JOHANNESBURG - Given the delays being experienced at driving licence testing and renewal centres, and the challenges that Gauteng motorists face in getting a booking in the first place, many South African motorists are facing the prospect of driving around with an expired driving licence. The government’s grace period is set to expire at the end of August, after which motorists face fines of up to R1250.
But what are the implications for motorists who are involved in an accident after their licence has expired? Can the insurer reject the claim on that basis?
The short answer is that while they technically can under certain circumstances, in most situations they probably won’t, particularly if the driver has taken the correct proactive steps.
According to the South African Insurance Association (SAIA), insurers won’t automatically reject a claim where a licence has expired.
“Insurers follow the guidance provided by the Ombudsman for Short-term Insurance (OSTI) who has from as far back as May 2007 ruled that insurers should not refuse to entertain the claim if the driver’s licence or licence disc has expired,” the SAIA said. “To determine an equitable outcome, the insurer would need to demonstrate prejudice because of the failure to be in possession of a valid licence, therefore materiality is a critical factor for consideration.
“The OSTI stated that the insurer should consider the full merits of each claim before making a decision and not reject claims solely because a driver’s license had expired.”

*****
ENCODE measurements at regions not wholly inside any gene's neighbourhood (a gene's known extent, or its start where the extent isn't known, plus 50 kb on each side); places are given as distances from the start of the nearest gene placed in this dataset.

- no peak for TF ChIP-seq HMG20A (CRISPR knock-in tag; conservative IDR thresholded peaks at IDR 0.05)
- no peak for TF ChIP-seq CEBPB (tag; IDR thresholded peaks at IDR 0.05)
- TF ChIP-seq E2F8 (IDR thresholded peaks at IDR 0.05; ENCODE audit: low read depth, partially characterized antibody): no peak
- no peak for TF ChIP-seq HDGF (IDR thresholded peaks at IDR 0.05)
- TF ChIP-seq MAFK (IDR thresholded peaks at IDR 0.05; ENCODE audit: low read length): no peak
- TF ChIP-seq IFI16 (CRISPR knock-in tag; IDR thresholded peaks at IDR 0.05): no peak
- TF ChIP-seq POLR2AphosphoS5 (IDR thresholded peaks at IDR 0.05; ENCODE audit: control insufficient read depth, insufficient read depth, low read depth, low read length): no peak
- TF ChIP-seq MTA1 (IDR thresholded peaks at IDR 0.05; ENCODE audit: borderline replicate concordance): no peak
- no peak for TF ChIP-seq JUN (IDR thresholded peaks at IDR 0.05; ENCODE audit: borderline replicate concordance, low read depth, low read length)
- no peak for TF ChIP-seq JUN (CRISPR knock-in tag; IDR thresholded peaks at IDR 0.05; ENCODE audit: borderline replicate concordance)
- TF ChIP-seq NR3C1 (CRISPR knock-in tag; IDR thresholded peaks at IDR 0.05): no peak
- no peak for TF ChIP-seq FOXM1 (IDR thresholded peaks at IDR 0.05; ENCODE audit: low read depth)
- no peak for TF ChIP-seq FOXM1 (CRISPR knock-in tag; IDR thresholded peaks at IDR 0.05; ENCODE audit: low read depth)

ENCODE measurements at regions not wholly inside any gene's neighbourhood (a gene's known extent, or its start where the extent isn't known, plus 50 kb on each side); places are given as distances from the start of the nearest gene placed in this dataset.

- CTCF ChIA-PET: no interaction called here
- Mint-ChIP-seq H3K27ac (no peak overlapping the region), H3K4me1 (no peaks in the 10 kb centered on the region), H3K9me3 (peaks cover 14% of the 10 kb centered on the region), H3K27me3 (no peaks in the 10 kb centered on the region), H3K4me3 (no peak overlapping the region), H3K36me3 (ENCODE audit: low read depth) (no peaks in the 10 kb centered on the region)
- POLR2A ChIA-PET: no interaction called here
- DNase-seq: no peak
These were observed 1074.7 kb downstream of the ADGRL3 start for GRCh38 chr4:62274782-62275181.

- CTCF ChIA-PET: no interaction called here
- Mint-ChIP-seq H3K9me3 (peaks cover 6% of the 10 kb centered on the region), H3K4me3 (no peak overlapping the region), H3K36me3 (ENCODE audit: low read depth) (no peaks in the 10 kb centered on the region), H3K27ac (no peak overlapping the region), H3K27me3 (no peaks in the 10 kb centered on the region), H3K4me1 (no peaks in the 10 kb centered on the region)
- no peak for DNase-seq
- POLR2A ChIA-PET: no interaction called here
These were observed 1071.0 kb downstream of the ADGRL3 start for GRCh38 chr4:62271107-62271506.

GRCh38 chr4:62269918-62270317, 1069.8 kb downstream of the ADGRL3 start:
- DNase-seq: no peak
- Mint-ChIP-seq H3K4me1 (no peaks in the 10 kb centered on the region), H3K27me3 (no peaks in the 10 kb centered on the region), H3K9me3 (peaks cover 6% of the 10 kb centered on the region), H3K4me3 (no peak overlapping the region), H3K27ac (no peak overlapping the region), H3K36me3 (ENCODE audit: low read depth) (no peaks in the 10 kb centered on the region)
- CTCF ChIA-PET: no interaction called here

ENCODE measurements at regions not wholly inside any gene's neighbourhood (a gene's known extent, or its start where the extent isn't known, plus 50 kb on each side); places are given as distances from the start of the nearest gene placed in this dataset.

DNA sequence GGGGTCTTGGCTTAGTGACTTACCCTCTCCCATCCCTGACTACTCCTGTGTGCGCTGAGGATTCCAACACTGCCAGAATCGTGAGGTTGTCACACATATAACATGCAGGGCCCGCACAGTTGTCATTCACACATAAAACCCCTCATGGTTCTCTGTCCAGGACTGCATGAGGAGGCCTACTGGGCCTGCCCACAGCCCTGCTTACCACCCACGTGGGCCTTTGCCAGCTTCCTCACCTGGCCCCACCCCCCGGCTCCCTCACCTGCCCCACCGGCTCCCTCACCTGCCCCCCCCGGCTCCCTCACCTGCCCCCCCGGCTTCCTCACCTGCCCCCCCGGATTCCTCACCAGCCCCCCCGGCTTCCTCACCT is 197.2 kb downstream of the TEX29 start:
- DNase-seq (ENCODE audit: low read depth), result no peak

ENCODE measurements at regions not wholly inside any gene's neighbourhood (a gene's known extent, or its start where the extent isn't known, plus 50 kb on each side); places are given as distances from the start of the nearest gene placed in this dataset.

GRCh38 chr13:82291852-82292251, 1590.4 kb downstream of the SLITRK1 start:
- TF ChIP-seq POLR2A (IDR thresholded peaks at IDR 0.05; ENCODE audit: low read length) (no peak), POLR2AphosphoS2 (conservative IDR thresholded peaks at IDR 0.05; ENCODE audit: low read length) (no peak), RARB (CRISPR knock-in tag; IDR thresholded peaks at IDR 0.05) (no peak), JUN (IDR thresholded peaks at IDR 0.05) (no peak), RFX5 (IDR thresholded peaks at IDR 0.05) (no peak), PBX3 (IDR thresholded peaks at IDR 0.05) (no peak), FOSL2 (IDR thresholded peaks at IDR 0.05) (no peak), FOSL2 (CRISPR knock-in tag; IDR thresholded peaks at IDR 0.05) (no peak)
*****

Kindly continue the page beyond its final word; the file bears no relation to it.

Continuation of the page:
In some instances, after examining the particulars of a claim, the insurer might determine that not having a valid licence was ‘material’ and therefore directly relevant to the claim. In a case such as this, the claim could be denied.
What steps should I take?
“SAIA advises the policyholder to proactively contact their respective insurer or broker to make them aware of difficulties being experienced in getting a licence renewed, as well as provide evidence that the renewal application has been made or at least that attempts have been made in this regard. Insurers would make the necessary concession(s) for valid claims in consideration of this.”
Motorists should also be sure to read the wording of their policy very carefully.
Victims of a ‘broken system’
According to the Automobile Association, many motorists have tried and failed to renew their licences, facing excessively long queues that come as a result of staff reductions, as well as limited resources and broken equipment at the testing centres.
“Government acknowledges that there are problems at the Driving Licence Testing Centres (DLTCs) which renew these documents,” the AA said. “Yet, despite this, no further extensions will be considered, meaning people are at the mercy of a broken system.
“These problems persist and will continue to persist until government takes a bold decision to replace – not repair or revamp – the current IT systems along with increased human resources at DTLCs”.